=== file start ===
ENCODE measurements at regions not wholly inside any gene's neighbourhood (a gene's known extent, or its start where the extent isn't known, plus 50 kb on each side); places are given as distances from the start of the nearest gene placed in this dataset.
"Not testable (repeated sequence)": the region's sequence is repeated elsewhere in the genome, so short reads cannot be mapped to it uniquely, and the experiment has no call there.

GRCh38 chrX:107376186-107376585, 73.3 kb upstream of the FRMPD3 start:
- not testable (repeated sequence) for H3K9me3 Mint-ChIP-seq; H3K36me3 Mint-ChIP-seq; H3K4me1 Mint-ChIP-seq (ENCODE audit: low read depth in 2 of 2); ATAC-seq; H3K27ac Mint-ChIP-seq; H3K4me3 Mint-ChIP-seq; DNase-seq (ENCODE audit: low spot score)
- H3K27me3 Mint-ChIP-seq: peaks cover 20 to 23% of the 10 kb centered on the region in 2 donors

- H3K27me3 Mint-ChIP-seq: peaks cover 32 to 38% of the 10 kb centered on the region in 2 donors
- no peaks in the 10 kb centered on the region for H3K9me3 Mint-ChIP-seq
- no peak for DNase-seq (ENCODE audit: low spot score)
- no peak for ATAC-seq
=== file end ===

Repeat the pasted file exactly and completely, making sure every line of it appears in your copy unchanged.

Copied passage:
ENCODE measurements at regions not wholly inside any gene's neighbourhood (a gene's known extent, or its start where the extent isn't known, plus 50 kb on each side); places are given as distances from the start of the nearest gene placed in this dataset.
"Not testable (repeated sequence)": the region's sequence is repeated elsewhere in the genome, so short reads cannot be mapped to it uniquely, and the experiment has no call there.

GRCh38 chrX:107376186-107376585, 73.3 kb upstream of the FRMPD3 start:
- not testable (repeated sequence) for H3K9me3 Mint-ChIP-seq; H3K36me3 Mint-ChIP-seq; H3K4me1 Mint-ChIP-seq (ENCODE audit: low read depth in 2 of 2); ATAC-seq; H3K27ac Mint-ChIP-seq; H3K4me3 Mint-ChIP-seq; DNase-seq (ENCODE audit: low spot score)
- H3K27me3 Mint-ChIP-seq: peaks cover 20 to 23% of the 10 kb centered on the region in 2 donors

- H3K27me3 Mint-ChIP-seq: peaks cover 32 to 38% of the 10 kb centered on the region in 2 donors
- no peaks in the 10 kb centered on the region for H3K9me3 Mint-ChIP-seq
- no peak for DNase-seq (ENCODE audit: low spot score)
- no peak for ATAC-seq